Search Images Maps Play YouTube News Gmail Drive More »
Sign in
Screen reader users: click this link for accessible mode. Accessible mode has the same essential features but works better with your reader.

Patents

  1. Advanced Patent Search
Publication numberUS1936729 A
Publication typeGrant
Publication dateNov 28, 1933
Filing dateOct 17, 1930
Priority dateOct 17, 1930
Publication numberUS 1936729 A, US 1936729A, US-A-1936729, US1936729 A, US1936729A
InventorsMebane Charles P
Original AssigneeNat Glove Company
Export CitationBiBTeX, EndNote, RefMan
External Links: USPTO, USPTO Assignment, Espacenet
Shoe sole
US 1936729 A
Abstract  available in
Images(1)
Previous page
Next page
Claims  available in
Description  (OCR text may contain errors)

C. P. MEBANE Nov. 28, 1933.

SHOE SOLE Filed Oct. 17. 1930 Jnmnl'oz Charle s IP/Welanc me( W @j 7% M Patented Nov. 28, 1.933

i teun SHOE SOLE Charles P. Mebane, Cleveland, Ohio, assigner to The National Glove Company, Columbus, Ohio,r

' a corporation of Ohio Application October 17, 1930. Serial No. 489,378

l Claim.

This invention relates to half soles for shoes and more particularly to that type of half soie commonly referred to as a rubber half sole or shoe bottom. It has been found that when rubber half soles heretofore made are employed on shoes having leather soles great diiiiculty has been experienced securing a iirm union between the upper surface of the rubber half soie and the lower surface of the leather sole of the shoe. Not only is it diiiicult to secure an initial union of the two soles, but it has been found that when shoes so equipped have been worn for some time and subjected to the usual conditions oi service, that the rubber half sole becomes loosened from the leather sole, either partially or entirely, to the great discomfort of the wearer of the shoe. lt has also been found that when the rubber soles heretofore made are attached to the sole of a shoe that the vamp portion of the sole is rendered less flexible so that particularly in the case of thin soled shoes and especially in feminine footwear, the employment of such rubber half soles seriously interferes with the comfort of the shoe.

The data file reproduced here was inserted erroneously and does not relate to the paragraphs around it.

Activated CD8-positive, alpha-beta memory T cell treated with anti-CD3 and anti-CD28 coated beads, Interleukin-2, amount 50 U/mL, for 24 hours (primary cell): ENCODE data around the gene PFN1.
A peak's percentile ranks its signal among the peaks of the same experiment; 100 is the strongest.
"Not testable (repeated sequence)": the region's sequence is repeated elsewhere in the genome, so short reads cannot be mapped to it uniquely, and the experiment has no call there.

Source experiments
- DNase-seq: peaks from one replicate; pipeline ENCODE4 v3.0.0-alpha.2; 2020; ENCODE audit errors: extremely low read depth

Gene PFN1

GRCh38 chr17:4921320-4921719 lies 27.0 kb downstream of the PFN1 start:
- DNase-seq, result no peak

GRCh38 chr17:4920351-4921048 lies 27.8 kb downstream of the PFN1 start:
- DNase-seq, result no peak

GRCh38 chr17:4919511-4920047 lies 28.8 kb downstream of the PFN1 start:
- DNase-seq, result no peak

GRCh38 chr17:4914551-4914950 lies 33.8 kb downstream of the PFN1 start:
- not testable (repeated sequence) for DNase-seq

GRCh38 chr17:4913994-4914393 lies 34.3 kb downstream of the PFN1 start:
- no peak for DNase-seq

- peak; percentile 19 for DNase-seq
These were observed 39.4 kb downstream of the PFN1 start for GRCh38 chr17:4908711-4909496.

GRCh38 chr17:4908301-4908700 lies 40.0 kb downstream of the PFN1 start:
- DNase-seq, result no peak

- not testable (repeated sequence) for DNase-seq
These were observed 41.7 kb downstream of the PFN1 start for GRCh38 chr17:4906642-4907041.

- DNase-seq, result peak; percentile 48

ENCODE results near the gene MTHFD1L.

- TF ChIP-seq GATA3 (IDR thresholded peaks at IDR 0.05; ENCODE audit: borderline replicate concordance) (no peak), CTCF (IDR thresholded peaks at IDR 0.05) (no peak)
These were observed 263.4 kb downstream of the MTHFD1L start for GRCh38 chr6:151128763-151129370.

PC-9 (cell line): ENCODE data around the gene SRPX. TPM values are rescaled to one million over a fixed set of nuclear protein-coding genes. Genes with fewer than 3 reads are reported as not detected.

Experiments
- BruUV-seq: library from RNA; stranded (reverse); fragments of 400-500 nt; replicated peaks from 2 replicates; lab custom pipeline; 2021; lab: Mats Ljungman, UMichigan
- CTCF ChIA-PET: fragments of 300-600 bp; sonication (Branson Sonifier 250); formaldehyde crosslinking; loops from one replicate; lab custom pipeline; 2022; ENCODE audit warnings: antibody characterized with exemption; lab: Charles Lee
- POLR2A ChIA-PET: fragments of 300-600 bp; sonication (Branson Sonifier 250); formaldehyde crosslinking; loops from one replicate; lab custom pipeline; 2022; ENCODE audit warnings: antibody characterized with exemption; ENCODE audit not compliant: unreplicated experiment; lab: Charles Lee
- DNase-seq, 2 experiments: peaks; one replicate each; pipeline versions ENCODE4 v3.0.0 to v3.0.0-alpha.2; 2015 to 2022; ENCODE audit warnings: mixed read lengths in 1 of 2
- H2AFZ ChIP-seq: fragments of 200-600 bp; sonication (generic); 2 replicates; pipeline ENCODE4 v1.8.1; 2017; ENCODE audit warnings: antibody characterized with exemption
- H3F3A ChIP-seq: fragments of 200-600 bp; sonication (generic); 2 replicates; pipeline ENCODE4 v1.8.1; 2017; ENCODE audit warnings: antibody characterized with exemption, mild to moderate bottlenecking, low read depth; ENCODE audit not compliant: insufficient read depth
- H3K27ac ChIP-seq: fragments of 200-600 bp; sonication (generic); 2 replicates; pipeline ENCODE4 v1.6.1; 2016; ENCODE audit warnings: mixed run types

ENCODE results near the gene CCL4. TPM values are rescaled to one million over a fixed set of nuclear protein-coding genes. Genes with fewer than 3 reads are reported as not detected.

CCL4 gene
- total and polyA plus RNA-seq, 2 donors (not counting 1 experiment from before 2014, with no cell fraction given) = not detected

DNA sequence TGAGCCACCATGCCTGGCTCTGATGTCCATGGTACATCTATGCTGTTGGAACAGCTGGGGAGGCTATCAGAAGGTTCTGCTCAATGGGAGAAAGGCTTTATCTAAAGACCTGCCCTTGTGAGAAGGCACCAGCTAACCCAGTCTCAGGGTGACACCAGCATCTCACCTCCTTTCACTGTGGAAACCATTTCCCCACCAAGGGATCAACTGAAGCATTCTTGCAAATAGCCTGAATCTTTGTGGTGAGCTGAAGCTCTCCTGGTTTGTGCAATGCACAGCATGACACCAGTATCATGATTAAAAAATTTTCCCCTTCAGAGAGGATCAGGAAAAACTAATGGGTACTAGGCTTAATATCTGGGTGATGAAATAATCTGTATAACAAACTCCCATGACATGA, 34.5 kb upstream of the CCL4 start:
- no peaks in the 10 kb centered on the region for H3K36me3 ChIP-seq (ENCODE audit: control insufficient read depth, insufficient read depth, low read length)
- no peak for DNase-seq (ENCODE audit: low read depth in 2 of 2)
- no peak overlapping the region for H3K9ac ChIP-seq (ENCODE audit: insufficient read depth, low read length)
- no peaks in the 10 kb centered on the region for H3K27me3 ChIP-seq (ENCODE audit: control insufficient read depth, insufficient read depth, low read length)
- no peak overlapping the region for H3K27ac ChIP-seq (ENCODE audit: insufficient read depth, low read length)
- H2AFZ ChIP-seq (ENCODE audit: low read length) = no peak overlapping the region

My invention has for its principal object the provision of a rubber half sole which may be readily attached to shoes provided with leather soles and which after attachment will remain securely united as an integral part of the sole of the shoe during all conditions of service, and which may be attached securely by anyone without the use of speciel tools.

Another object of the invention resides in the provision of a rubber half sole which may be employed in shoes having relatively thin lieXible soles without impairing the ilexibility of the sole to which it has been attached.

With these and other objects in View, the invention consists in the novel features of construction, coinbinations of elements and arrangements of parts hereinafter to be fully described and pointed out in the appended claim.

In the accompanying drawing:

Figure l is a plan view of the bottom or tread portion of my improved half sole,

Figure 2 is a vertical sectional view taken on the line 2-2 of Figure l,

Figure 3 is a horizontal sectional view taken on the line 3 3 of JFigure l.

Referring more particularly to the drawing, the numeral l designates my improved half sole in its entirety and the half sole includes a body portion 2 and a surfacing portion 3. The body portion 2 is formed from a body of homogeneous rubber compound which has been vulcanmed and which is yieldable, pliable and relatively soft to the degree usually obtaining in rubber heel lifts. The surfacing portion 3 comprises a single layer ci fabric. While any suitable fabric may be employed, l prefer to employ a cloth fabric having a nap at least on one side such as canton flannel although, of course, oth abrics may be utilized.

In forming my improved half sole the rubber compound comprising the body portion 2 is spread upon a suitable fabric comprising the surfacing portion 3. If the fabric employed has but a single nap surface, the rubber compound is spread upon the surface opposite the nap. Pressure is then applied to the rubber compound so that it impregnates the fabric and becomes thoroughly united therewith. The rubber compound is then vulcanized with the result that the body portion 2 and the servicing portion 3 are integrally united. it is important, however, that the rubber when f. pressed into engagement with the fabric should i5 not completely penetrate therethrough, in that it is necessary to leave a fabric surface at 3 which is substantially free from-rubber in order that this fabric surface may more readily receive and unite with the adhesive or cement employed in securing the sole in place. Not only does the fabric assist in effecting and maintaining permanent and close engagement at all times between the rubber half sole and the main sole of a shoe but it serves in the additional capacity 35 of toughening the rubber half sole and increasing its resistance to tearing, cracking and other similar damaging strains.